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Old 16th September 2010, 04:07 AM   #11
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the 150W per chip is total power 30v * 5A = 150w only if chip is shorted

into a 6 Ohm load 5A the chip dissipates a few watts, the load has the rest.

30v rail 18v output each chip outputs 3A into 6 ohm load
the load sees 18 *3 = 54 watts
The chip dissipates (30-18) * 3A = 36 Watts

therefore the 3 chips should be able to handle a 2 Ohm load.
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Old 16th September 2010, 06:21 PM   #12
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The 3,17 A of your SMPS is the DC current. The effective value of a sine wave is 0,707 times the peak -> 3,17 A(crest) * 0,707 = 2,24 A(eff). That means for a 2 Ohm load, you will reach the current limit at 4,48 V(eff) which leads to ~10 W of output power.

For 150 W into 2 Ohm you need 17,32 V(eff) and 8,66 A(eff) at the amplifier output. That corresponds to 24,4 V(crest) and 12,2 A(crest). You need a few volts more to make up for the losses in the output stage, so a 30 V power supply is okay, but 3,17 A is so far from the required current that you cannot even hope an SMPS may deliver that much more for even short amounts of time.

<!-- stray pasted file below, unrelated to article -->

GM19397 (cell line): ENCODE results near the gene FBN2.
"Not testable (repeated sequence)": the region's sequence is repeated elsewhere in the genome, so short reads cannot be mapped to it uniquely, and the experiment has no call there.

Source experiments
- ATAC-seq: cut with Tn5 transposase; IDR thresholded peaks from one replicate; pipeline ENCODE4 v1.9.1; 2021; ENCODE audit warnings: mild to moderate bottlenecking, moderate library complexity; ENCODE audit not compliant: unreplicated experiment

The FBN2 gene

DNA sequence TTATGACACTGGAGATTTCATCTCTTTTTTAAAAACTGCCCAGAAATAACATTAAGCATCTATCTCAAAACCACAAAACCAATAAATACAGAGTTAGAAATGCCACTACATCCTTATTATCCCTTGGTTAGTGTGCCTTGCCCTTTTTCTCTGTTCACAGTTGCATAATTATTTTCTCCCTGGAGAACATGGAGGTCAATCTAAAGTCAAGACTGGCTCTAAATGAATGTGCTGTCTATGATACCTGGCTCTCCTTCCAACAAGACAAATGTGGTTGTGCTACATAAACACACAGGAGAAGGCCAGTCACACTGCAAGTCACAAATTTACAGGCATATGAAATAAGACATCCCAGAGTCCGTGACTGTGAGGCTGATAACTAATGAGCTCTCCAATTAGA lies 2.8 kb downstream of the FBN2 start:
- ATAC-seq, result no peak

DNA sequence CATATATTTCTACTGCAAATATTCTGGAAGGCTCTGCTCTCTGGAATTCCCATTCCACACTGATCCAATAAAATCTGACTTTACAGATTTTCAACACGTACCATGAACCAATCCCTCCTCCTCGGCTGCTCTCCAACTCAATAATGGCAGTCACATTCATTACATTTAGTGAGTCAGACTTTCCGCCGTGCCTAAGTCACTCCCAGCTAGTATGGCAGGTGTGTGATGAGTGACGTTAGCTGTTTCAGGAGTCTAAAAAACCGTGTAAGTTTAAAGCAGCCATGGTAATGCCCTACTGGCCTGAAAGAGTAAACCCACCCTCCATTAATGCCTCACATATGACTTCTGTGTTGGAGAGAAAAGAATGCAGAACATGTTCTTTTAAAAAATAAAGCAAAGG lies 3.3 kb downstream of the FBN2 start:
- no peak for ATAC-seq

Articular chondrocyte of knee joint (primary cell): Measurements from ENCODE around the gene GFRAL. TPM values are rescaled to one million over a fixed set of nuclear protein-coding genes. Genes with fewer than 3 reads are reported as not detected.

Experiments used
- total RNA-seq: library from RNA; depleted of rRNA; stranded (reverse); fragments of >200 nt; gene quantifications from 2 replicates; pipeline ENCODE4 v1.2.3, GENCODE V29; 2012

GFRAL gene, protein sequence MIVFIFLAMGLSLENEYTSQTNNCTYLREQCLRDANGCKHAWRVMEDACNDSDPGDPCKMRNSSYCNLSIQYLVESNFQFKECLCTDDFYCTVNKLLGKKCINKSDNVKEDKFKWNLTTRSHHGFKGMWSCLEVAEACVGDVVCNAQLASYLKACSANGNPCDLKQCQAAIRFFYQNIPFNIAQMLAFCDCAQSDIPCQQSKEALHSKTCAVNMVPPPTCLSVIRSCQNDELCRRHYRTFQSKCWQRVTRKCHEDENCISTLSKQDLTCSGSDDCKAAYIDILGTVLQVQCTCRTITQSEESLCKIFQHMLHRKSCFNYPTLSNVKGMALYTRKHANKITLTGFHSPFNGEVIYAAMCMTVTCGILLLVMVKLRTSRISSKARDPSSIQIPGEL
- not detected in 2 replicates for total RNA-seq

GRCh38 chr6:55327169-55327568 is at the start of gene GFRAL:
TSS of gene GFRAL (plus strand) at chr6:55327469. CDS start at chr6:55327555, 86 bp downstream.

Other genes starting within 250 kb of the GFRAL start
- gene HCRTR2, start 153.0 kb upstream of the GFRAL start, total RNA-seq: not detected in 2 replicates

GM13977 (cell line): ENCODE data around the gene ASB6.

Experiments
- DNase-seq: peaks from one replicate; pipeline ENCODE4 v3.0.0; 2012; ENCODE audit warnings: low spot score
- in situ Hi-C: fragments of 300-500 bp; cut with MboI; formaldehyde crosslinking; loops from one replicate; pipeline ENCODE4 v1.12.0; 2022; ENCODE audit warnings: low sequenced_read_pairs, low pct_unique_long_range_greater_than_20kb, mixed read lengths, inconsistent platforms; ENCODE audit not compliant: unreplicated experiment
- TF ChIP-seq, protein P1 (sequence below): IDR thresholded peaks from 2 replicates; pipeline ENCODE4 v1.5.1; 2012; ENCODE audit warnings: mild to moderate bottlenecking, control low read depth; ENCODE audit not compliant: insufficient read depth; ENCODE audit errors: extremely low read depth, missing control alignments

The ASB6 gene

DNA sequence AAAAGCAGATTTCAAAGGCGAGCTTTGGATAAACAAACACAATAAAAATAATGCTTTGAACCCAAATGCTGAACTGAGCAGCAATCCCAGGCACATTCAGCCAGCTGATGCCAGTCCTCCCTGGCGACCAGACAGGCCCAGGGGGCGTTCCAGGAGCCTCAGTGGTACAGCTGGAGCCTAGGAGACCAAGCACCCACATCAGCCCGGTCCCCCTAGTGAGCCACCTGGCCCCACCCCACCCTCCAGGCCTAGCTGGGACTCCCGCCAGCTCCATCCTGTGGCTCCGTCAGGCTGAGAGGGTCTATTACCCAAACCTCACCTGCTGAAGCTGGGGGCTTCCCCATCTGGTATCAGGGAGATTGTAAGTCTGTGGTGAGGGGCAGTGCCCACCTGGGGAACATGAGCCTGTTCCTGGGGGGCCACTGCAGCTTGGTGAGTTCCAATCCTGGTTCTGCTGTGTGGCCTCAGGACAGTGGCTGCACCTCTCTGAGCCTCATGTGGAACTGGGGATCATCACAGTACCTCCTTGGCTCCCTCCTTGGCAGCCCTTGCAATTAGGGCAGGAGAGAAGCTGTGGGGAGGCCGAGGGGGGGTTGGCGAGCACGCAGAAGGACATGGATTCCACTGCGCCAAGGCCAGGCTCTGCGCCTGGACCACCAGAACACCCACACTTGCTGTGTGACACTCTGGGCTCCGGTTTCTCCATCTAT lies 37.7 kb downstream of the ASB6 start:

You are right, each chip will deliver a third of the total, i. e. 50 W into 6 Ohm. Redshift did not account for the effective voltages and currents. His 450 W(crest) turn out to be 225 W(eff) which is what your power supply should be able to supply, if you need 30 V(eff) and 5 A(eff) continuously.

The worst case dissipation is UČ/(2*PIČ*Rload). For a ±30 V power supply and 2 Ohm that is ~91 W total (plus a little for the chips own consumption) or around 30 W per chip. Real life works in your favour, because you will not always operate exactly at the point of highest dissipation. Real life works against you in that speaker impedances dip below the nominal impedance which means even higher losses.
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Last edited by pacificblue; 16th September 2010 at 06:25 PM.
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Old 16th September 2010, 07:12 PM   #13
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I understand now.

Thanks to all of you for your replies!... It looks like the 36VCT transformer is much better suited for the job after all

I love this forum!
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